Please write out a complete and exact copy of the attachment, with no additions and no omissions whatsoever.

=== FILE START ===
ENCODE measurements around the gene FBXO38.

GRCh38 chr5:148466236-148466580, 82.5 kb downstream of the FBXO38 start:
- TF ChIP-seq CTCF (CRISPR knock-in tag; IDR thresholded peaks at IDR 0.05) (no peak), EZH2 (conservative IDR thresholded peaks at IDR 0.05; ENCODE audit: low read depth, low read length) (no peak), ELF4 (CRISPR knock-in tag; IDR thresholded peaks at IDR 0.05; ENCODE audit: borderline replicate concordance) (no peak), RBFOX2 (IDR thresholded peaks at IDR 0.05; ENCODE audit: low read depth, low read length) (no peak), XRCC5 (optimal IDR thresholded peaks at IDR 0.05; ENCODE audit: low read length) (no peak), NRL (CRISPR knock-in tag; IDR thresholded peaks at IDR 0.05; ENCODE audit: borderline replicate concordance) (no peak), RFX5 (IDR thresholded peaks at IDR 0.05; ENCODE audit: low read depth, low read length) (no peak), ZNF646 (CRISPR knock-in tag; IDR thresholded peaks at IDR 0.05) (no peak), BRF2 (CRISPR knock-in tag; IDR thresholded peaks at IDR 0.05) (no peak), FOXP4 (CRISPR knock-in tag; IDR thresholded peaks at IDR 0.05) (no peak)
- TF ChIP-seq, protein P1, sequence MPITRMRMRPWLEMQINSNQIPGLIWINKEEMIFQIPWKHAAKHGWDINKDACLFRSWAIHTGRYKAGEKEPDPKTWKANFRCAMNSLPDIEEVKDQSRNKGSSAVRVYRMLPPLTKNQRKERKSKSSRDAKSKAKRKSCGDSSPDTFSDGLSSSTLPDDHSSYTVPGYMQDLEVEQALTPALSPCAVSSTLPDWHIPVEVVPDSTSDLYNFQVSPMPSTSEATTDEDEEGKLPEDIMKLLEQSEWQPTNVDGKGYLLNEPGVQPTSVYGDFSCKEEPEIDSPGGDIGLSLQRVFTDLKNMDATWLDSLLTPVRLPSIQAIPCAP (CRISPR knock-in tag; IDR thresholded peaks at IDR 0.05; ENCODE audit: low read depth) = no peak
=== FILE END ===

ENCODE measurements around the gene FBXO38.

GRCh38 chr5:148466236-148466580, 82.5 kb downstream of the FBXO38 start:
- TF ChIP-seq CTCF (CRISPR knock-in tag; IDR thresholded peaks at IDR 0.05) (no peak), EZH2 (conservative IDR thresholded peaks at IDR 0.05; ENCODE audit: low read depth, low read length) (no peak), ELF4 (CRISPR knock-in tag; IDR thresholded peaks at IDR 0.05; ENCODE audit: borderline replicate concordance) (no peak), RBFOX2 (IDR thresholded peaks at IDR 0.05; ENCODE audit: low read depth, low read length) (no peak), XRCC5 (optimal IDR thresholded peaks at IDR 0.05; ENCODE audit: low read length) (no peak), NRL (CRISPR knock-in tag; IDR thresholded peaks at IDR 0.05; ENCODE audit: borderline replicate concordance) (no peak), RFX5 (IDR thresholded peaks at IDR 0.05; ENCODE audit: low read depth, low read length) (no peak), ZNF646 (CRISPR knock-in tag; IDR thresholded peaks at IDR 0.05) (no peak), BRF2 (CRISPR knock-in tag; IDR thresholded peaks at IDR 0.05) (no peak), FOXP4 (CRISPR knock-in tag; IDR thresholded peaks at IDR 0.05) (no peak)
- TF ChIP-seq, protein P1, sequence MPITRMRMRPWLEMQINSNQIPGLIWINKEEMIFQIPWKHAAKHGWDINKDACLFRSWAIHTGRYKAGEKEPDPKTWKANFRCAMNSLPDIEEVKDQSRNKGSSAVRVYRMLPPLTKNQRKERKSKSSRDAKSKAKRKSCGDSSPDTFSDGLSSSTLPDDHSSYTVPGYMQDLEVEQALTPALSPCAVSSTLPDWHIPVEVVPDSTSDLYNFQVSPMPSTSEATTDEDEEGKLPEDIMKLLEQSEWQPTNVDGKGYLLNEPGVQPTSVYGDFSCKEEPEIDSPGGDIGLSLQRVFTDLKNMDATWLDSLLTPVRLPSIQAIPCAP (CRISPR knock-in tag; IDR thresholded peaks at IDR 0.05; ENCODE audit: low read depth) = no peak